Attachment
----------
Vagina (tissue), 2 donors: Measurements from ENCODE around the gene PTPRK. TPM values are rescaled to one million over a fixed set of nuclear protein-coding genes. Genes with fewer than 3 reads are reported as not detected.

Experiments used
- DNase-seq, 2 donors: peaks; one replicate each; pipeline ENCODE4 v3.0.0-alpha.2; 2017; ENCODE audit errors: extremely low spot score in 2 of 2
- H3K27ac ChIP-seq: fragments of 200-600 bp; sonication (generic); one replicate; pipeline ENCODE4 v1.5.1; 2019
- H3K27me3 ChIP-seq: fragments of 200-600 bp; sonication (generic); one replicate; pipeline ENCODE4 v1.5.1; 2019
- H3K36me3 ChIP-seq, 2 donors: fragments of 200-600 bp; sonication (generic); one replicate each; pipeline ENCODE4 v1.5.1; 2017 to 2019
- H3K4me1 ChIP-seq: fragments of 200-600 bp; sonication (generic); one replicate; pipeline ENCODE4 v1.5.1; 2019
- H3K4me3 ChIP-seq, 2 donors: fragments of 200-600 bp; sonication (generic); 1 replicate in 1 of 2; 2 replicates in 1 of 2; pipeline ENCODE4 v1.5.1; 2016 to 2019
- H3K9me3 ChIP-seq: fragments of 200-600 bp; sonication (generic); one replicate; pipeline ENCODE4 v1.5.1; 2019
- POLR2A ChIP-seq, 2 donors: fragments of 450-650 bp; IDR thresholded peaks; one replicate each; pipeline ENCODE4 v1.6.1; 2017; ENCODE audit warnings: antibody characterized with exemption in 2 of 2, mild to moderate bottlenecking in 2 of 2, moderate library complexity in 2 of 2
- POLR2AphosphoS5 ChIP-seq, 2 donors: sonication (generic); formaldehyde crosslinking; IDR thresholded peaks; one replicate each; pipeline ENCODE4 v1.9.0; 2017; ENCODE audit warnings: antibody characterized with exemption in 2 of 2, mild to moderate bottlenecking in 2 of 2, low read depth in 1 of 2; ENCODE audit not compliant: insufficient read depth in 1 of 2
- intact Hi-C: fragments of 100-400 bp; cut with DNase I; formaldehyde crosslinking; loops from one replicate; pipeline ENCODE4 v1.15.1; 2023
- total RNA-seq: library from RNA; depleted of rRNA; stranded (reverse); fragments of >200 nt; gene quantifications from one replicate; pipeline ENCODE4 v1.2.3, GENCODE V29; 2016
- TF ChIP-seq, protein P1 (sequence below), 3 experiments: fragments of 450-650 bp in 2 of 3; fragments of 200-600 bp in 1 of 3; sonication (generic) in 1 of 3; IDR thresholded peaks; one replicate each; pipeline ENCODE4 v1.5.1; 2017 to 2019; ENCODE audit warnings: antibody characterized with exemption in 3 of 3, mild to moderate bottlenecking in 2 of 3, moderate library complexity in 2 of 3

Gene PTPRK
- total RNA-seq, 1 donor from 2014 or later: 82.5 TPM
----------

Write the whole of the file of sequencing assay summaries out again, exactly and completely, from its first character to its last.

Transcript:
Vagina (tissue), 2 donors: Measurements from ENCODE around the gene PTPRK. TPM values are rescaled to one million over a fixed set of nuclear protein-coding genes. Genes with fewer than 3 reads are reported as not detected.

Experiments used
- DNase-seq, 2 donors: peaks; one replicate each; pipeline ENCODE4 v3.0.0-alpha.2; 2017; ENCODE audit errors: extremely low spot score in 2 of 2
- H3K27ac ChIP-seq: fragments of 200-600 bp; sonication (generic); one replicate; pipeline ENCODE4 v1.5.1; 2019
- H3K27me3 ChIP-seq: fragments of 200-600 bp; sonication (generic); one replicate; pipeline ENCODE4 v1.5.1; 2019
- H3K36me3 ChIP-seq, 2 donors: fragments of 200-600 bp; sonication (generic); one replicate each; pipeline ENCODE4 v1.5.1; 2017 to 2019
- H3K4me1 ChIP-seq: fragments of 200-600 bp; sonication (generic); one replicate; pipeline ENCODE4 v1.5.1; 2019
- H3K4me3 ChIP-seq, 2 donors: fragments of 200-600 bp; sonication (generic); 1 replicate in 1 of 2; 2 replicates in 1 of 2; pipeline ENCODE4 v1.5.1; 2016 to 2019
- H3K9me3 ChIP-seq: fragments of 200-600 bp; sonication (generic); one replicate; pipeline ENCODE4 v1.5.1; 2019
- POLR2A ChIP-seq, 2 donors: fragments of 450-650 bp; IDR thresholded peaks; one replicate each; pipeline ENCODE4 v1.6.1; 2017; ENCODE audit warnings: antibody characterized with exemption in 2 of 2, mild to moderate bottlenecking in 2 of 2, moderate library complexity in 2 of 2
- POLR2AphosphoS5 ChIP-seq, 2 donors: sonication (generic); formaldehyde crosslinking; IDR thresholded peaks; one replicate each; pipeline ENCODE4 v1.9.0; 2017; ENCODE audit warnings: antibody characterized with exemption in 2 of 2, mild to moderate bottlenecking in 2 of 2, low read depth in 1 of 2; ENCODE audit not compliant: insufficient read depth in 1 of 2
- intact Hi-C: fragments of 100-400 bp; cut with DNase I; formaldehyde crosslinking; loops from one replicate; pipeline ENCODE4 v1.15.1; 2023
- total RNA-seq: library from RNA; depleted of rRNA; stranded (reverse); fragments of >200 nt; gene quantifications from one replicate; pipeline ENCODE4 v1.2.3, GENCODE V29; 2016
- TF ChIP-seq, protein P1 (sequence below), 3 experiments: fragments of 450-650 bp in 2 of 3; fragments of 200-600 bp in 1 of 3; sonication (generic) in 1 of 3; IDR thresholded peaks; one replicate each; pipeline ENCODE4 v1.5.1; 2017 to 2019; ENCODE audit warnings: antibody characterized with exemption in 3 of 3, mild to moderate bottlenecking in 2 of 3, moderate library complexity in 2 of 3

Gene PTPRK
- total RNA-seq, 1 donor from 2014 or later: 82.5 TPM